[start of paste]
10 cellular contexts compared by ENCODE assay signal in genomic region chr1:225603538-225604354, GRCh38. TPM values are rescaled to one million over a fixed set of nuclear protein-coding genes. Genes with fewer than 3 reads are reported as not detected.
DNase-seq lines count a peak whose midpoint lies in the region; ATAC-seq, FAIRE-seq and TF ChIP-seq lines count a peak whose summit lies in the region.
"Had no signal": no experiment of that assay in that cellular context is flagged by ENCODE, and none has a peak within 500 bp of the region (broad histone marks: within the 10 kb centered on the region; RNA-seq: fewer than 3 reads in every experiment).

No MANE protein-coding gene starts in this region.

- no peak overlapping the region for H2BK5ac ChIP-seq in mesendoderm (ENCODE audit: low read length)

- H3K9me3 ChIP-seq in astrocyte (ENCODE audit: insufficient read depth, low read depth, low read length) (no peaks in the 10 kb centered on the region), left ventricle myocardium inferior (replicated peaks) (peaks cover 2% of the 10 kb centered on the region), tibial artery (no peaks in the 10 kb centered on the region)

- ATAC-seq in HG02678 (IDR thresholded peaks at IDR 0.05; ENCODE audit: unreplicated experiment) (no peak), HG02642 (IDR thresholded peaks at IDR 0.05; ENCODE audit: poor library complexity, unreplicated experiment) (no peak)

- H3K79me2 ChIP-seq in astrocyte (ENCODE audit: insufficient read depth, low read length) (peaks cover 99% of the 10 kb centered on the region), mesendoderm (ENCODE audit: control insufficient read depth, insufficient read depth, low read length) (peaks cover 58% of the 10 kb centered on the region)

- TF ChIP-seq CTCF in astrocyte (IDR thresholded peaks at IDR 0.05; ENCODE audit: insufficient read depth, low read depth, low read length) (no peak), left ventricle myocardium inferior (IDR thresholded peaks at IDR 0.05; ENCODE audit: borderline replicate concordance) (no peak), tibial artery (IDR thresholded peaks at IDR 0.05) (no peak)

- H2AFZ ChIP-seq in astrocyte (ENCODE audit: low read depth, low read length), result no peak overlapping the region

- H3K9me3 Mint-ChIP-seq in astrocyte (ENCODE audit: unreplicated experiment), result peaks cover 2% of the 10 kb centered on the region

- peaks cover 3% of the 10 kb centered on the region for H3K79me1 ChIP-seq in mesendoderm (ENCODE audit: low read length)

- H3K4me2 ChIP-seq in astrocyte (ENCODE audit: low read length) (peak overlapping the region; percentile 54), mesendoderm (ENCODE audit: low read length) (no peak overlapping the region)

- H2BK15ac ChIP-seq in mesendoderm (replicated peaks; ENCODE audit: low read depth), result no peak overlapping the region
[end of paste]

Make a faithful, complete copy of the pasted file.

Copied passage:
10 cellular contexts compared by ENCODE assay signal in genomic region chr1:225603538-225604354, GRCh38. TPM values are rescaled to one million over a fixed set of nuclear protein-coding genes. Genes with fewer than 3 reads are reported as not detected.
DNase-seq lines count a peak whose midpoint lies in the region; ATAC-seq, FAIRE-seq and TF ChIP-seq lines count a peak whose summit lies in the region.
"Had no signal": no experiment of that assay in that cellular context is flagged by ENCODE, and none has a peak within 500 bp of the region (broad histone marks: within the 10 kb centered on the region; RNA-seq: fewer than 3 reads in every experiment).

No MANE protein-coding gene starts in this region.

- no peak overlapping the region for H2BK5ac ChIP-seq in mesendoderm (ENCODE audit: low read length)

- H3K9me3 ChIP-seq in astrocyte (ENCODE audit: insufficient read depth, low read depth, low read length) (no peaks in the 10 kb centered on the region), left ventricle myocardium inferior (replicated peaks) (peaks cover 2% of the 10 kb centered on the region), tibial artery (no peaks in the 10 kb centered on the region)

- ATAC-seq in HG02678 (IDR thresholded peaks at IDR 0.05; ENCODE audit: unreplicated experiment) (no peak), HG02642 (IDR thresholded peaks at IDR 0.05; ENCODE audit: poor library complexity, unreplicated experiment) (no peak)

- H3K79me2 ChIP-seq in astrocyte (ENCODE audit: insufficient read depth, low read length) (peaks cover 99% of the 10 kb centered on the region), mesendoderm (ENCODE audit: control insufficient read depth, insufficient read depth, low read length) (peaks cover 58% of the 10 kb centered on the region)

- TF ChIP-seq CTCF in astrocyte (IDR thresholded peaks at IDR 0.05; ENCODE audit: insufficient read depth, low read depth, low read length) (no peak), left ventricle myocardium inferior (IDR thresholded peaks at IDR 0.05; ENCODE audit: borderline replicate concordance) (no peak), tibial artery (IDR thresholded peaks at IDR 0.05) (no peak)

- H2AFZ ChIP-seq in astrocyte (ENCODE audit: low read depth, low read length), result no peak overlapping the region

- H3K9me3 Mint-ChIP-seq in astrocyte (ENCODE audit: unreplicated experiment), result peaks cover 2% of the 10 kb centered on the region

- peaks cover 3% of the 10 kb centered on the region for H3K79me1 ChIP-seq in mesendoderm (ENCODE audit: low read length)

- H3K4me2 ChIP-seq in astrocyte (ENCODE audit: low read length) (peak overlapping the region; percentile 54), mesendoderm (ENCODE audit: low read length) (no peak overlapping the region)

- H2BK15ac ChIP-seq in mesendoderm (replicated peaks; ENCODE audit: low read depth), result no peak overlapping the region